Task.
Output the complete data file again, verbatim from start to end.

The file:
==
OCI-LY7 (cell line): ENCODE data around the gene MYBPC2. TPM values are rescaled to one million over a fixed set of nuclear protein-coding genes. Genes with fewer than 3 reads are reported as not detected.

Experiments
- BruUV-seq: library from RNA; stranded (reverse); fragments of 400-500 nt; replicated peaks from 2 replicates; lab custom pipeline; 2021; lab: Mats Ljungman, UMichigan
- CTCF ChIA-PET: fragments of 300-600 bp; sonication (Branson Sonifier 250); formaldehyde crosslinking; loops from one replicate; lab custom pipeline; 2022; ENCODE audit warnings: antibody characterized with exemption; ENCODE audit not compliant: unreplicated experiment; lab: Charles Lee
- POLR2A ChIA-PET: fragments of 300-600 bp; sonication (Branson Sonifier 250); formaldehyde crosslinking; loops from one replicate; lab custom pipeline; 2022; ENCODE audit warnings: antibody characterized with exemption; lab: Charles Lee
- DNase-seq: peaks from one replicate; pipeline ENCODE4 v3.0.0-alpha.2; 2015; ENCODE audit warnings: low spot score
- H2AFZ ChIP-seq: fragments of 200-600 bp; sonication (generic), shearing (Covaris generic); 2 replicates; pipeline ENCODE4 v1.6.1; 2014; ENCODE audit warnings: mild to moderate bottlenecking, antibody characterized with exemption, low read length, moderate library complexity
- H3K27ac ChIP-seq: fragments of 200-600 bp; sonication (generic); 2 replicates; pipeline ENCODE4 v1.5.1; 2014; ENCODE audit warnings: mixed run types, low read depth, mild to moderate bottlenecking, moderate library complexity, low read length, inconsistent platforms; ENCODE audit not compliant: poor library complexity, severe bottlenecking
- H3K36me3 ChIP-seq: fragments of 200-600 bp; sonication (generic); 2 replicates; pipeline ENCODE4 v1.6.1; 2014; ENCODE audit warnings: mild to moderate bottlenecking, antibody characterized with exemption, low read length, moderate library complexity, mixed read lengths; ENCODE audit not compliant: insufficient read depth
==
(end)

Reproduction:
OCI-LY7 (cell line): ENCODE data around the gene MYBPC2. TPM values are rescaled to one million over a fixed set of nuclear protein-coding genes. Genes with fewer than 3 reads are reported as not detected.

Experiments
- BruUV-seq: library from RNA; stranded (reverse); fragments of 400-500 nt; replicated peaks from 2 replicates; lab custom pipeline; 2021; lab: Mats Ljungman, UMichigan
- CTCF ChIA-PET: fragments of 300-600 bp; sonication (Branson Sonifier 250); formaldehyde crosslinking; loops from one replicate; lab custom pipeline; 2022; ENCODE audit warnings: antibody characterized with exemption; ENCODE audit not compliant: unreplicated experiment; lab: Charles Lee
- POLR2A ChIA-PET: fragments of 300-600 bp; sonication (Branson Sonifier 250); formaldehyde crosslinking; loops from one replicate; lab custom pipeline; 2022; ENCODE audit warnings: antibody characterized with exemption; lab: Charles Lee
- DNase-seq: peaks from one replicate; pipeline ENCODE4 v3.0.0-alpha.2; 2015; ENCODE audit warnings: low spot score
- H2AFZ ChIP-seq: fragments of 200-600 bp; sonication (generic), shearing (Covaris generic); 2 replicates; pipeline ENCODE4 v1.6.1; 2014; ENCODE audit warnings: mild to moderate bottlenecking, antibody characterized with exemption, low read length, moderate library complexity
- H3K27ac ChIP-seq: fragments of 200-600 bp; sonication (generic); 2 replicates; pipeline ENCODE4 v1.5.1; 2014; ENCODE audit warnings: mixed run types, low read depth, mild to moderate bottlenecking, moderate library complexity, low read length, inconsistent platforms; ENCODE audit not compliant: poor library complexity, severe bottlenecking
- H3K36me3 ChIP-seq: fragments of 200-600 bp; sonication (generic); 2 replicates; pipeline ENCODE4 v1.6.1; 2014; ENCODE audit warnings: mild to moderate bottlenecking, antibody characterized with exemption, low read length, moderate library complexity, mixed read lengths; ENCODE audit not compliant: insufficient read depth